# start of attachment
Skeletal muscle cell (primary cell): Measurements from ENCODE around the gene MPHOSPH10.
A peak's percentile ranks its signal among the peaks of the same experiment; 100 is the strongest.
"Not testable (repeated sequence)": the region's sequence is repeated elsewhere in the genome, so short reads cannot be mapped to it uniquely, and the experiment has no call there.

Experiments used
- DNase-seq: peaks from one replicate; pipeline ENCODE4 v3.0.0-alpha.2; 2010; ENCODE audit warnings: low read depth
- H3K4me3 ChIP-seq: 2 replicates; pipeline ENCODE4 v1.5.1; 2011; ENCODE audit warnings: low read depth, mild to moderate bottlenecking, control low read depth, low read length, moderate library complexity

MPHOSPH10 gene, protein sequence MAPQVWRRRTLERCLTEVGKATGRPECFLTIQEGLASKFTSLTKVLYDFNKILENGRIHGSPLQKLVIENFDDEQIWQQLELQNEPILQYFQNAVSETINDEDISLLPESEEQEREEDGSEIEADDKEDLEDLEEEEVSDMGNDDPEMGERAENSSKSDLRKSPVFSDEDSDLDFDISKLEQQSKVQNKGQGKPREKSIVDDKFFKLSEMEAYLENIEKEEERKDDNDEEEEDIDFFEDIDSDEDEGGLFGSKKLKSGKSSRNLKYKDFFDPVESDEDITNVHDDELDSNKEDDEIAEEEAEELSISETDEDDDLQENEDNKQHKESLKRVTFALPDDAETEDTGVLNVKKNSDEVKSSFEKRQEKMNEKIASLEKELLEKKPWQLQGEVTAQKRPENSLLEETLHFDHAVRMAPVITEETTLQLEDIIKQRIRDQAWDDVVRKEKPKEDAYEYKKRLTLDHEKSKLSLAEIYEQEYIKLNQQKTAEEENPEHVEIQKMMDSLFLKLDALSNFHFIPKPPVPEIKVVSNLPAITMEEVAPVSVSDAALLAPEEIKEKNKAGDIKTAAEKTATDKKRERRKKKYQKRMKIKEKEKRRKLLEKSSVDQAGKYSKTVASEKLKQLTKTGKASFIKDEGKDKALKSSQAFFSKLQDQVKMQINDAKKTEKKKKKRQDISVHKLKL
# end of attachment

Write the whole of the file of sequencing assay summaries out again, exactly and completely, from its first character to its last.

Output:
Skeletal muscle cell (primary cell): Measurements from ENCODE around the gene MPHOSPH10.
A peak's percentile ranks its signal among the peaks of the same experiment; 100 is the strongest.
"Not testable (repeated sequence)": the region's sequence is repeated elsewhere in the genome, so short reads cannot be mapped to it uniquely, and the experiment has no call there.

Experiments used
- DNase-seq: peaks from one replicate; pipeline ENCODE4 v3.0.0-alpha.2; 2010; ENCODE audit warnings: low read depth
- H3K4me3 ChIP-seq: 2 replicates; pipeline ENCODE4 v1.5.1; 2011; ENCODE audit warnings: low read depth, mild to moderate bottlenecking, control low read depth, low read length, moderate library complexity

MPHOSPH10 gene, protein sequence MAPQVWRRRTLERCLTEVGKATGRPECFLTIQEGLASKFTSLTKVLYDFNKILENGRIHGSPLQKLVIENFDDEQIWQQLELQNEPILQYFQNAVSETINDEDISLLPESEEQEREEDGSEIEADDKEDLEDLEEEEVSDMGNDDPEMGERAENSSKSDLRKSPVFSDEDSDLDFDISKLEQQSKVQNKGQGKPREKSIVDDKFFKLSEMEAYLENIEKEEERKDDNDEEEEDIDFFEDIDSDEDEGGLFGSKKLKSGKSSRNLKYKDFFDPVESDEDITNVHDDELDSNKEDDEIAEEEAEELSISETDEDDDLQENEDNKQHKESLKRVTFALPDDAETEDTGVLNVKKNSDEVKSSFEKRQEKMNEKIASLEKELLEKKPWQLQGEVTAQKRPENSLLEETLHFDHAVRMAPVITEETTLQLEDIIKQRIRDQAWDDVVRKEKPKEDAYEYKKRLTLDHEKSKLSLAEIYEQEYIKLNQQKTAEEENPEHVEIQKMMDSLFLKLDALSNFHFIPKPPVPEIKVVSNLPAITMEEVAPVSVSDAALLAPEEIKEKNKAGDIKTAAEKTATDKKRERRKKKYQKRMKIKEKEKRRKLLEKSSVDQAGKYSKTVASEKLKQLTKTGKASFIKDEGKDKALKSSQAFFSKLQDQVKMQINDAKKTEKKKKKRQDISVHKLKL